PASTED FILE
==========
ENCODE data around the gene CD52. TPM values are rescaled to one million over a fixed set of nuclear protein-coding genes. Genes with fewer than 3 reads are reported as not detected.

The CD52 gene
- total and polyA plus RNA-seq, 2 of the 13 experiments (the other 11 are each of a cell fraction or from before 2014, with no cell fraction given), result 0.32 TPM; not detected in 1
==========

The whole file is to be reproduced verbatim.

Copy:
ENCODE data around the gene CD52. TPM values are rescaled to one million over a fixed set of nuclear protein-coding genes. Genes with fewer than 3 reads are reported as not detected.

The CD52 gene
- total and polyA plus RNA-seq, 2 of the 13 experiments (the other 11 are each of a cell fraction or from before 2014, with no cell fraction given), result 0.32 TPM; not detected in 1